Friday, February 4, 2011

A Public Presidential Heart To Heart

On Egypt, a riveting performance today from the president whose critics still insist he can't get by without a TelePrompTer. You want to know how Barack Obama plans to keep the Muslim Brotherhood from seizing the Egyptian government? By getting inside of Hosni Mubarak's head and convincing him that he can hold it high if he cooperates in an smooth, U.S.-brokered transition.

Obama was talking man to man today. You and I were bystanders. He urges Mubarak to consult his colleagues, because the U.S. team has been doing its homework and knows what they'll say. Showing gracious sensitivity to Mubarak's pride (Associate Justice Sotomayor calls that useful skill "empathy"), Obama's trying to nudge him toward accepting that the true Rubicon moment was his decision not to seek reelection. What's a few more months after 30 years?:
I believe that President Mubarak cares about his country. He is proud, but he's also a patriot. And what I've suggested to him is...that he needs to consult with those who are around him in his government. He needs to listen to what's being voiced by the Egyptian people and make a judgment about a pathway forward that is orderly, but that is meaningful and serious....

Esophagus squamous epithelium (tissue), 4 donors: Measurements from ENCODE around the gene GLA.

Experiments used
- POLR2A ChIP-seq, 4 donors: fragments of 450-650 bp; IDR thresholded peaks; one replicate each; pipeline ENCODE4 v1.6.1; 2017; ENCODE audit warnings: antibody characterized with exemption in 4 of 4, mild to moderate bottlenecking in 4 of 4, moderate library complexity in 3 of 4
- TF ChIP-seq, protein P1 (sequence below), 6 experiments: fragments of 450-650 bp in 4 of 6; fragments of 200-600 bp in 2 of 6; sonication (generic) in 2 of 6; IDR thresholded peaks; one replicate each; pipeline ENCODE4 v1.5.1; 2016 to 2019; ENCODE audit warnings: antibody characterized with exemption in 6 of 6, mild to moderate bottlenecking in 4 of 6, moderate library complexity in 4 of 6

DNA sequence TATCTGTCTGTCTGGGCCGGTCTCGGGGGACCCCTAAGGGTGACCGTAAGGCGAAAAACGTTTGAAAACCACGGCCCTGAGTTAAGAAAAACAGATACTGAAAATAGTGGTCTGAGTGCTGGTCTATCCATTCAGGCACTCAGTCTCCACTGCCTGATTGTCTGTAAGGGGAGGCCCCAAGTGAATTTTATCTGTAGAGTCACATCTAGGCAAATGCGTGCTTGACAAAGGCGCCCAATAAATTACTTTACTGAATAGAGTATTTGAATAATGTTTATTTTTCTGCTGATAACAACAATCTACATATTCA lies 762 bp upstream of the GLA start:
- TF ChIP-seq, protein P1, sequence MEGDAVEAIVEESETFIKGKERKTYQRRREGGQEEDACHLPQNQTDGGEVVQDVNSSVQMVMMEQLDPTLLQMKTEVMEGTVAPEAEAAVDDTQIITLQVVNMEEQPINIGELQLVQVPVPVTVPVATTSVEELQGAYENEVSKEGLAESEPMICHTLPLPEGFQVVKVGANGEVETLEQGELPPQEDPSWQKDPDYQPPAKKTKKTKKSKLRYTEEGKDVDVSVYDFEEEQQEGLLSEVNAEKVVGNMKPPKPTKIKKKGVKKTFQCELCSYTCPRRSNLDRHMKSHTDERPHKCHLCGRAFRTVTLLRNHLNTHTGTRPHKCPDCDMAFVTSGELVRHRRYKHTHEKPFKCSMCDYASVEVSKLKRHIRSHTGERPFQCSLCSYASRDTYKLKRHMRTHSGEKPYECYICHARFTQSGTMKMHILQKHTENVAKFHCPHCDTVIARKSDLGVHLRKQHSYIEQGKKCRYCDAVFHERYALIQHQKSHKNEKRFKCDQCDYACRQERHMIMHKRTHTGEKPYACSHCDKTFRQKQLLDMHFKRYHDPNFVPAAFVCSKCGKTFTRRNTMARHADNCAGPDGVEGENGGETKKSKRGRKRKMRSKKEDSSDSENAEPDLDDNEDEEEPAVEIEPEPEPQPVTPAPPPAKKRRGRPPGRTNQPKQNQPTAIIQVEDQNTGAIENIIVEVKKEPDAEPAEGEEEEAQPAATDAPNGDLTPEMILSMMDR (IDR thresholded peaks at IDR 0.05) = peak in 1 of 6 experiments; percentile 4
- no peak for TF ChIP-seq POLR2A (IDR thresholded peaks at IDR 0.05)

He's already said that he's not going to run for reelection. This is somebody who's been in power for a very long time in Egypt. Having made that psychological break, that decision that he will not be running again, I think the most important for him to ask himself, for the Egyptian government to ask itself, as well as the opposition to ask itself, is how do we make that transition effective and lasting and legitimate.

And as I said before, that's not a decision ultimately the United States makes or any country outside of Egypt makes. What we can do, though, is affirm the core principles that are going to be involved in that transition. If you end up having just gestures towards the opposition but it leads to a continuing suppression of the opposition, that's not going to work. If you have the pretense of reform but not real reform, that's not going to be effective.

And as I said before, once the President himself announced that he was not going to be running again, and since his term is up relatively shortly, the key question he should be asking himself is "How do I leave a legacy behind in which Egypt is able to get through this transformative period?" And my that he will end up making the right decision.

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